Friday, June 17, 2011

Morley's Barley: It's More than Soup!

Now Is the Month of Maying
Lyrics by Sir Thomas Morley, Published, 1595,

Now is the month of Maying, when merry lads are playing!
Fa la la la la!
Each with his bonny lass, upon the greeny grass
fa la la la la!
The Spring, clad all in gladness, doth laugh at Winter's sadness!
Fa la la la la!
And to the bagpipes’ sound, the nymphs tread out the ground!
Fa la la la la!
Fie! Then why sit we musing, youth’s sweet delight refusing?
Fa la la la la!
Say, dainty nymphs and speak! Shall we play barley break?
Fa la la la la!

A brief study of the quaint phrase in the song Now is the Month of Maying." Say, dainty nymphs and speak! Shall we play barley break?"The song is a light-hearted one about the return of spring. Most of the lyrics are still easily understood today, apart from that last line. Since this issue at hand this month is springtime fun,
I thought to examine "barley break" and discovered it was a game along the same lines as "Red Rover" and amongst children it could be very innocent.  Among adults playing for flirtation however, the connotation is a bit different, akin to "a roll in the hay".

How to play "Barley Break" also called "Last Couple in Hell"¹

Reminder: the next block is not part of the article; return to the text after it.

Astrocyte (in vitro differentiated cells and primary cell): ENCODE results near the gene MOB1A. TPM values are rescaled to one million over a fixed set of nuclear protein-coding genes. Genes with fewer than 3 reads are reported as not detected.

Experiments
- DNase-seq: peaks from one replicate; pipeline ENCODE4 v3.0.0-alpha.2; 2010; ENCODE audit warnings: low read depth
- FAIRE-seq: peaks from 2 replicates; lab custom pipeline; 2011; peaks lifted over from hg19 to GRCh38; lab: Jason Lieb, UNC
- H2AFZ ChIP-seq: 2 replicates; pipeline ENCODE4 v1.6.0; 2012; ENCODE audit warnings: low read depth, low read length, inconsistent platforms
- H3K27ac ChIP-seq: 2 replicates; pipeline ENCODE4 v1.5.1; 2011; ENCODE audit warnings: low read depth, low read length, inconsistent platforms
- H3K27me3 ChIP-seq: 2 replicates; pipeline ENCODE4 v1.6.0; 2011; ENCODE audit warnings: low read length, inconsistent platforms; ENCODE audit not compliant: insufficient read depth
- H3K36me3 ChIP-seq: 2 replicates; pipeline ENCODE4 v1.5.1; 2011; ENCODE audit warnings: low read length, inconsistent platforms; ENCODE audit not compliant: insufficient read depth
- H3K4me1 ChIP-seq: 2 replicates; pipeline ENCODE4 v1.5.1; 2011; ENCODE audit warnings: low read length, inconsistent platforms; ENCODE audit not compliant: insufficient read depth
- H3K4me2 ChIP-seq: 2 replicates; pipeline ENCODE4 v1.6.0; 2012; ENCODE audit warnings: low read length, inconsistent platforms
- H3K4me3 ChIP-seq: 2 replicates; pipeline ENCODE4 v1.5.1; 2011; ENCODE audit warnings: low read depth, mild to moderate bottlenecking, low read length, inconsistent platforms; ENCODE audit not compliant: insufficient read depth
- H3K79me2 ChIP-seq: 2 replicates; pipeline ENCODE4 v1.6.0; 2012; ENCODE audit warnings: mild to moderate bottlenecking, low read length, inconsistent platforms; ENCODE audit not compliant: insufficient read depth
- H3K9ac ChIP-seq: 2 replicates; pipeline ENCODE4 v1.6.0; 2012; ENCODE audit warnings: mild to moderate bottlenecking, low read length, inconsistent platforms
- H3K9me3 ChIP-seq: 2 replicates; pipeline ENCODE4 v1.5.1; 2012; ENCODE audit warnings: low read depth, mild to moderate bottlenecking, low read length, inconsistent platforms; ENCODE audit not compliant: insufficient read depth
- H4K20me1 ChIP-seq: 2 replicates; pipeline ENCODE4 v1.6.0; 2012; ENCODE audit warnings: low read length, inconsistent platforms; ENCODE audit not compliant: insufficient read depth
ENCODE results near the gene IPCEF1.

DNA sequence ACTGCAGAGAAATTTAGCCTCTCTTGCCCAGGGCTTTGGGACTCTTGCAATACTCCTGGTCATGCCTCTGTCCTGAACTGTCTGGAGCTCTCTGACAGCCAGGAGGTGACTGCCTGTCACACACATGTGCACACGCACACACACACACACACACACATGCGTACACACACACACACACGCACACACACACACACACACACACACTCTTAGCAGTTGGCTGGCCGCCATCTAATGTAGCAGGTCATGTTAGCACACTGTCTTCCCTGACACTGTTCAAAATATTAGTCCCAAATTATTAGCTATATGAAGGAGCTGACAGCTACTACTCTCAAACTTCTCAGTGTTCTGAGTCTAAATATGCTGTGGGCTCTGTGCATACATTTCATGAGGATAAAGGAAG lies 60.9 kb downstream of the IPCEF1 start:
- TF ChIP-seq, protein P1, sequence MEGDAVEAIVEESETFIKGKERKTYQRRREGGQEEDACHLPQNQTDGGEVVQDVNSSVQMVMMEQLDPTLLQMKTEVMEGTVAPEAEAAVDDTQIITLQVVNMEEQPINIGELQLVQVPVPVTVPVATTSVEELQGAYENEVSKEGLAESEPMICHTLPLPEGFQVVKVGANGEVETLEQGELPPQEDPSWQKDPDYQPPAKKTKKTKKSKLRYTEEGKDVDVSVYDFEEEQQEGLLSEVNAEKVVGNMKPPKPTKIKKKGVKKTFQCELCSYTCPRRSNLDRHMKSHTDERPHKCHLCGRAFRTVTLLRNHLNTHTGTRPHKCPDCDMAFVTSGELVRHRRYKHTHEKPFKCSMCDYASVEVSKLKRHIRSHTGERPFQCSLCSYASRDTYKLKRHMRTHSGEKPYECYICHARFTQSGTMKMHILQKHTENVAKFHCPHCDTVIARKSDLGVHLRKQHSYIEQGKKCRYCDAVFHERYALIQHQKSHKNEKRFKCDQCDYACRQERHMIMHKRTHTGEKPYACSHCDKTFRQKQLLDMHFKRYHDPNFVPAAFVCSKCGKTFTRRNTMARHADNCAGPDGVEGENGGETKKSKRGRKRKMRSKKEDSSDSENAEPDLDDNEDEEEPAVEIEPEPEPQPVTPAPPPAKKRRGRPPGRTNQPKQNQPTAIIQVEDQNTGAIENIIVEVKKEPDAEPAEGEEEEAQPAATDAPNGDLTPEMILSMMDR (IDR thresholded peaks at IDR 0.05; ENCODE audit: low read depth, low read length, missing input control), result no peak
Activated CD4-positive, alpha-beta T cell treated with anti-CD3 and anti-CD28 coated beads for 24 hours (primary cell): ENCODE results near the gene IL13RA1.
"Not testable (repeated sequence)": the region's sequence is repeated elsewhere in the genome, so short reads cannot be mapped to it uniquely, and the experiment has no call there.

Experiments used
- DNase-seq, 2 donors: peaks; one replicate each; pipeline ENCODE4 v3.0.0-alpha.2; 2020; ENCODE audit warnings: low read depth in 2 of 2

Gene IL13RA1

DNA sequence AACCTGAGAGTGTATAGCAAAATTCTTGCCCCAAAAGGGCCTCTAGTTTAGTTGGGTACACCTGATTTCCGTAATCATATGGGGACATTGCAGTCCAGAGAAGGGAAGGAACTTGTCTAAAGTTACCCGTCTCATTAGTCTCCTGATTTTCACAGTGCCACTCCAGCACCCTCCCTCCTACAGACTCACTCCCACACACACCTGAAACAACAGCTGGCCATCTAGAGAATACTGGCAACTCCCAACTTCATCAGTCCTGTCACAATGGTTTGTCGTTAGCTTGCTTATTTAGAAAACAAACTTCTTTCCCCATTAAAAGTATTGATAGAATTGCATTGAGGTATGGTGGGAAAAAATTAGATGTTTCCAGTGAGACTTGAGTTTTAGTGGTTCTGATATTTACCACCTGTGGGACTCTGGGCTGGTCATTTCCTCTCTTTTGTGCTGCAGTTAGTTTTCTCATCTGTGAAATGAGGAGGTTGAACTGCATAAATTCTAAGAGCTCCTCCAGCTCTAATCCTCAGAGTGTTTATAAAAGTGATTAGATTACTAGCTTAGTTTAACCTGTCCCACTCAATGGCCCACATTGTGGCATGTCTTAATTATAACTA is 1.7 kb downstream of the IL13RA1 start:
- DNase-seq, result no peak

You need:
  •     Three male-female pairs
  •     A game field divided in three
There should be one couple standing on the right side of the field, one couple standing on the left side of the field and the remaining couple standing in the middle (Hell)

The Object of the Game:

The middle couple in “Hell” tries to catch the others as they run past so that they have to be in Hell. That couple use their clasped hands to catch the others. If caught,
that couple goes to the middle of the field.

The game was well known enough to be mentioned in The Two Noble Kinsmen by William Shakespeare and John Fletcher. In Act Four, Scene 3 the Jailer's Daughter says “Faith, I'll tell you: sometime we go to barley-break, we of the blessed."

According to Gerald Massey, Sonnet 144 is all about this very game, proving its popularity and widespread usage.²

SONNET 144 by William Shakespeare
Two loves I have of comfort and despair,
Which like two spirits do suggest me still:
The better angel is a man right fair,
The worser spirit a woman colour'd ill.
To win me soon to hell*, my female evil
Tempteth my better angel from my side,
And would corrupt my saint to be a devil,
Wooing his purity with her foul pride.
And whether that my angel be turn'd fiend
Suspect I may, but not directly tell;
But being both from me, both to each friend,
I guess one angel in another's hell:
Yet this shall I ne'er know, but live in doubt,
Till my bad angel fire my good one out.

From all that, in can be inferred that "Barley break" can be an innocent children's game or an adult game of flirtation and a metaphor for being captured by love. 


¹  Suzanne Lord  Music from the age of Shakespeare: a cultural history‎ (Westport CT: Greenwood Press, 2003), 156.

² Gerald Massey. The Secret Drama of Shakespeare's Sonnets 1888 Edition..
( (accessed 3/30/2010) 134-137. 

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